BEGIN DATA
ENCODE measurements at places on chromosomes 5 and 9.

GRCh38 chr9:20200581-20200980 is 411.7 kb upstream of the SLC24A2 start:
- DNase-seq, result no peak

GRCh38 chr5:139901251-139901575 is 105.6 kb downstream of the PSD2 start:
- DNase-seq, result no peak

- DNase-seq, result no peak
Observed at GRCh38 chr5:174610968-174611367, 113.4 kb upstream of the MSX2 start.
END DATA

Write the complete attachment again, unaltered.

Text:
ENCODE measurements at places on chromosomes 5 and 9.

GRCh38 chr9:20200581-20200980 is 411.7 kb upstream of the SLC24A2 start:
- DNase-seq, result no peak

GRCh38 chr5:139901251-139901575 is 105.6 kb downstream of the PSD2 start:
- DNase-seq, result no peak

- DNase-seq, result no peak
Observed at GRCh38 chr5:174610968-174611367, 113.4 kb upstream of the MSX2 start.